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Prof Joakim Larsson











Summary of funded projects

Centre for Antibiotic Resistance Research at the University of Gothenburg (CARe)

Funding for an interdisciplinary research centre funded by the University of Gothenburg 2016-2022 and hosted by the Institute of Biomedicine. In total ~50 MSEK is budgeted, with 21.4MSEK allocated the first three years. Joakim Larsson and Fredrik Carlsson are main applicants, and in total 30 principal investigators from six faculties and three core external partners are engaged in the centre (see figure).

Main research themes of CARe and the different core partners involved. The theme interventions integrate with all other themes. Education & outreach activities cover all themes.

The threat of antibiotic resistant bacteria is a multifaceted challenge with high demands on interdisciplinary research. CARe will take advantage of diverse expertise representing six faculties and a broad network of stakeholders within the health care sector and beyond to generate state-of-the-art science with the intention to support rapid revision of policies and their implementation. Our work is divided into themes corresponding to the strategic research agenda of JPI-AMR, i.e. diagnostics, surveillance, transmission, environment, therapeutics and interventions. We will, when relevant, focus on resistance to carbapenems within each theme. CARe will provide opportunities for and stimulate internal and external collaborations as well as education, outreach and international engagement. The ultimate vision of CARe is to limit mortality, morbidity and socioeconomic costs related to antibiotic resistance on a global scale. Please visit CARe's website to read more.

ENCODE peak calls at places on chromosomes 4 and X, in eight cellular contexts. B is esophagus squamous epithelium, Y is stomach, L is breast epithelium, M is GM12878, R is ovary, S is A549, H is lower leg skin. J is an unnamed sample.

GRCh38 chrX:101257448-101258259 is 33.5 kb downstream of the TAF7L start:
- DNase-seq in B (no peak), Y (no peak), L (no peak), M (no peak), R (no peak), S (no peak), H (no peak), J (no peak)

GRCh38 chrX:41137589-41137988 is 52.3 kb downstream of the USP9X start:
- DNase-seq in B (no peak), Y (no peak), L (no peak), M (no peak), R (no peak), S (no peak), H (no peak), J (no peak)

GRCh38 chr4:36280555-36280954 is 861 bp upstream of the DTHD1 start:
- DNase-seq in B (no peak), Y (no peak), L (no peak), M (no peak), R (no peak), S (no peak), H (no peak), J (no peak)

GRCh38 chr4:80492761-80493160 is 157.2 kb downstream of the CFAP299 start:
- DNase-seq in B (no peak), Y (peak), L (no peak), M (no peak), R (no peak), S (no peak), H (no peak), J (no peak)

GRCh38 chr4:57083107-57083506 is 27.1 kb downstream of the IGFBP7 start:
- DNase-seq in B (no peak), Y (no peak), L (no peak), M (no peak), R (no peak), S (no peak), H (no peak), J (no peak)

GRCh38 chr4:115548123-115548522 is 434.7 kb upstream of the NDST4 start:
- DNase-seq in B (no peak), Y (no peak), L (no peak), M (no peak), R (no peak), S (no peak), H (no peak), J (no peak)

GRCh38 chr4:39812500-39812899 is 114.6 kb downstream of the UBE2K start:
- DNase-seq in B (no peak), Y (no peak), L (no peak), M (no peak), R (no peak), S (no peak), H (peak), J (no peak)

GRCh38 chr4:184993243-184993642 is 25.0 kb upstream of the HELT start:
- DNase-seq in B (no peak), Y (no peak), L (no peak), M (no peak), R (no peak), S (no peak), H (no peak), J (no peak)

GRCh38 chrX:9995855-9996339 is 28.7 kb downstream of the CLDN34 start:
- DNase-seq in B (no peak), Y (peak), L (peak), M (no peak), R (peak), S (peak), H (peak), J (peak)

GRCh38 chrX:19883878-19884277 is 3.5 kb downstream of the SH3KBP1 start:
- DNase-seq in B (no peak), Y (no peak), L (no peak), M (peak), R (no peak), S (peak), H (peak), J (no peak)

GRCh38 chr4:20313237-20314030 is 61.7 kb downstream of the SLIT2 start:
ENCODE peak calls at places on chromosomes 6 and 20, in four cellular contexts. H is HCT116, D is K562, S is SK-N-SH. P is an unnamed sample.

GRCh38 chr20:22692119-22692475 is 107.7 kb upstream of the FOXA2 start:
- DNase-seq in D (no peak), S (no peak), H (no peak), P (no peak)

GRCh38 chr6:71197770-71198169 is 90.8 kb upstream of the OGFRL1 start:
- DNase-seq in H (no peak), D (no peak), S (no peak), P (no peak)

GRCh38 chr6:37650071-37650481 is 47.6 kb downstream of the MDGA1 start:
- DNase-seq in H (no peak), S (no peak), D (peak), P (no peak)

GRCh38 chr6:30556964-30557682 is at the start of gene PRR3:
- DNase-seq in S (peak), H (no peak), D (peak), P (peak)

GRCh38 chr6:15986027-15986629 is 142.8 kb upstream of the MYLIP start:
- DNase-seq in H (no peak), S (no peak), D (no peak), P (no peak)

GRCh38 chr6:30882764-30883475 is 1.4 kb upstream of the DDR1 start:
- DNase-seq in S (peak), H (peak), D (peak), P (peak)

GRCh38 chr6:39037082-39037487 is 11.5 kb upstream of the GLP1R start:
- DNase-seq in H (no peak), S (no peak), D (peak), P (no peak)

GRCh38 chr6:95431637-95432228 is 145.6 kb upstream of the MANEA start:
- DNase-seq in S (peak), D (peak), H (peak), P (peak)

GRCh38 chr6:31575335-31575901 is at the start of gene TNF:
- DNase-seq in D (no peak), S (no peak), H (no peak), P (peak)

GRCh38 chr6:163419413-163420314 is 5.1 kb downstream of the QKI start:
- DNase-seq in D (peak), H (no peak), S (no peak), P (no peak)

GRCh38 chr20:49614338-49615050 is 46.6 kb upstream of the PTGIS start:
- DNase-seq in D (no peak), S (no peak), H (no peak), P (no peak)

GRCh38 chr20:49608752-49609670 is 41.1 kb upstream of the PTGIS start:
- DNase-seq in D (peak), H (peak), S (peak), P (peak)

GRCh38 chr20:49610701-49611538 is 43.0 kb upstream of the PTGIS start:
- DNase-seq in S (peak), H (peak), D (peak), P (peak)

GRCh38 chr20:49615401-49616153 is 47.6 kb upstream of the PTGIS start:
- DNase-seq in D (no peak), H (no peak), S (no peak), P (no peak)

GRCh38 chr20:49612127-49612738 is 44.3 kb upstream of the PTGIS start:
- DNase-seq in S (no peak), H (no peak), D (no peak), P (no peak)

The spread of sewage sludge on farmland – long term effects on soils and crops and effects on antibiotic resistance

Project funded by Svenskt Vatten Utveckling during 2017-2018. The project is coordinated by Hushållningssällskapet Skåne and the Larsson group is responsible for the antibiotic resistance research. (475,000 SEK). PI: Joakim Larsson.